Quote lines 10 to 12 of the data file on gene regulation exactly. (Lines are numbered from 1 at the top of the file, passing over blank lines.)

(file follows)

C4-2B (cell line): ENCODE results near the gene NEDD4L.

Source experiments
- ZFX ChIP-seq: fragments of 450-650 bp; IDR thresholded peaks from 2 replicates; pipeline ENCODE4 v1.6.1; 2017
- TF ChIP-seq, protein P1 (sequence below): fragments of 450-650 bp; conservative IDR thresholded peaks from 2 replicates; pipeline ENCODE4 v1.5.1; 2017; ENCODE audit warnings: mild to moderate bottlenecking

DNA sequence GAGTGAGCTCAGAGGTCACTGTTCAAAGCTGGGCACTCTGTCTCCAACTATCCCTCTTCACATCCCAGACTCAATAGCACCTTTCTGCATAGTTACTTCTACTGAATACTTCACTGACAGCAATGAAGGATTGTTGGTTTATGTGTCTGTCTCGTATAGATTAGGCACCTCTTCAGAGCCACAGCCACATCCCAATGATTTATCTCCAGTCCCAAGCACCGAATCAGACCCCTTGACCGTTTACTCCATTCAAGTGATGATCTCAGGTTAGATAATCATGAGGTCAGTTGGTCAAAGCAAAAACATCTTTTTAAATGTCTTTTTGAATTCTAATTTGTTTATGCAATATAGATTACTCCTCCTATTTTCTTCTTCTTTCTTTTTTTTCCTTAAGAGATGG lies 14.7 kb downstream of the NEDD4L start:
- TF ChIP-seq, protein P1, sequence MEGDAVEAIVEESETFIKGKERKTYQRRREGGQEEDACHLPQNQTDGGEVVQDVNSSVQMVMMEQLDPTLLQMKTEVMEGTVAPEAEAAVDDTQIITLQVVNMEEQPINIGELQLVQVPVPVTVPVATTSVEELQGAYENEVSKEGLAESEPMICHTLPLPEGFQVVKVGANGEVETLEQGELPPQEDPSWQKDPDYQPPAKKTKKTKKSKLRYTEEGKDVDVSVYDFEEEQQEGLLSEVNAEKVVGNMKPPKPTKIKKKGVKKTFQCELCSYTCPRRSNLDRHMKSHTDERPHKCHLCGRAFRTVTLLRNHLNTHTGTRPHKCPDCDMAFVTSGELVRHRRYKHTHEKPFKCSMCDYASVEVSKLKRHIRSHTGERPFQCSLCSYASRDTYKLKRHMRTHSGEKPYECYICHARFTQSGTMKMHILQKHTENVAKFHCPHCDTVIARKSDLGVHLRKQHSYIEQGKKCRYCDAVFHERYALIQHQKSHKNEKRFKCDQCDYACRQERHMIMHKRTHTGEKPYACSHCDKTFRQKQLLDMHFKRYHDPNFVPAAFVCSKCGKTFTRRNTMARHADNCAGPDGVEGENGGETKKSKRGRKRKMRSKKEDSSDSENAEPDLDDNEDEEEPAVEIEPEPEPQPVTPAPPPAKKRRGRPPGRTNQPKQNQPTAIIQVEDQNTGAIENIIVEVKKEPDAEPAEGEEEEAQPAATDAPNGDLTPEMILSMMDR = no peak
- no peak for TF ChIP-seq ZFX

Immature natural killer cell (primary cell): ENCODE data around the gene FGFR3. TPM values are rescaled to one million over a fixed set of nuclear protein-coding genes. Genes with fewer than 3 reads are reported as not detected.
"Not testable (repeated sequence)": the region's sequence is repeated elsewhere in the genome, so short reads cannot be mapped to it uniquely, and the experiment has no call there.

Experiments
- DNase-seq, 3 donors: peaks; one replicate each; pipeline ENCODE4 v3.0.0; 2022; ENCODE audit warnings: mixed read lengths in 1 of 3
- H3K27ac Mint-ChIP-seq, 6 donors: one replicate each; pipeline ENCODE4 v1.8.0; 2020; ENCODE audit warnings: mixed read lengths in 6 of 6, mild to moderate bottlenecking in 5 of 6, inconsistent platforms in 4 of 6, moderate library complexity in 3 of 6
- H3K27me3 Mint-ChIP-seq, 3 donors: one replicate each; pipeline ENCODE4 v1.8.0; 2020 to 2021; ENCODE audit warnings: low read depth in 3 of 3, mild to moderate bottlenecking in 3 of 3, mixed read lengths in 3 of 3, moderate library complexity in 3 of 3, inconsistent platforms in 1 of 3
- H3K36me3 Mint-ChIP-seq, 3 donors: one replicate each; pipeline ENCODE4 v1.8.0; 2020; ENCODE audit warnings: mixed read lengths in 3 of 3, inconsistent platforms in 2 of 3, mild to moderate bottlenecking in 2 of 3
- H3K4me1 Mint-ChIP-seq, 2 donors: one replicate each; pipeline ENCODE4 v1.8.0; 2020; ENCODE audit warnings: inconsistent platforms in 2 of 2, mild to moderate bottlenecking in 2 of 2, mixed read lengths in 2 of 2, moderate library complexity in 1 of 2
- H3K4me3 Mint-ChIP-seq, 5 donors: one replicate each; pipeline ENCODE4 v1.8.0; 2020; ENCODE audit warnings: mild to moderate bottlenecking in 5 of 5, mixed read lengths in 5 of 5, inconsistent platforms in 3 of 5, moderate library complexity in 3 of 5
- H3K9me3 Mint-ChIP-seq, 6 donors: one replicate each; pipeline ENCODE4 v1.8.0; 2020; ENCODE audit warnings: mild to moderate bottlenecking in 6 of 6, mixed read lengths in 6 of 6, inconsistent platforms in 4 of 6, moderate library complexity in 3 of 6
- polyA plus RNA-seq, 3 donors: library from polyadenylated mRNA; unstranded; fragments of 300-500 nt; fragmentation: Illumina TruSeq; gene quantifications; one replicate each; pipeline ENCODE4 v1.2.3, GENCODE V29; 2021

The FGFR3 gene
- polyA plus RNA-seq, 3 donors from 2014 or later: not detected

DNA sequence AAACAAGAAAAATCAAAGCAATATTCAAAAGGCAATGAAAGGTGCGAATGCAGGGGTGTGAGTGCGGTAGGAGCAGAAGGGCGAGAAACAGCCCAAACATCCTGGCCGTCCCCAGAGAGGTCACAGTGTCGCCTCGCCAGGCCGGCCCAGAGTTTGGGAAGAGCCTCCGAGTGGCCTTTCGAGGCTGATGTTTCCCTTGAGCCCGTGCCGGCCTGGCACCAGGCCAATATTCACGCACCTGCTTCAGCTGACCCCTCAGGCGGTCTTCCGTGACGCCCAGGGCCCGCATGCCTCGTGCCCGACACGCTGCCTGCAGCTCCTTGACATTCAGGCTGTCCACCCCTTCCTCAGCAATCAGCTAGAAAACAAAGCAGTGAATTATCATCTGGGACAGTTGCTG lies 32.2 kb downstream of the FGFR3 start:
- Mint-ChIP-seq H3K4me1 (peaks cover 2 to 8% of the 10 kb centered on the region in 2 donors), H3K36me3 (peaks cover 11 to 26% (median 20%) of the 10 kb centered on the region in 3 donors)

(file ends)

Experiments
- DNase-seq, 3 donors: peaks; one replicate each; pipeline ENCODE4 v3.0.0; 2022; ENCODE audit warnings: mixed read lengths in 1 of 3
- H3K27ac Mint-ChIP-seq, 6 donors: one replicate each; pipeline ENCODE4 v1.8.0; 2020; ENCODE audit warnings: mixed read lengths in 6 of 6, mild to moderate bottlenecking in 5 of 6, inconsistent platforms in 4 of 6, moderate library complexity in 3 of 6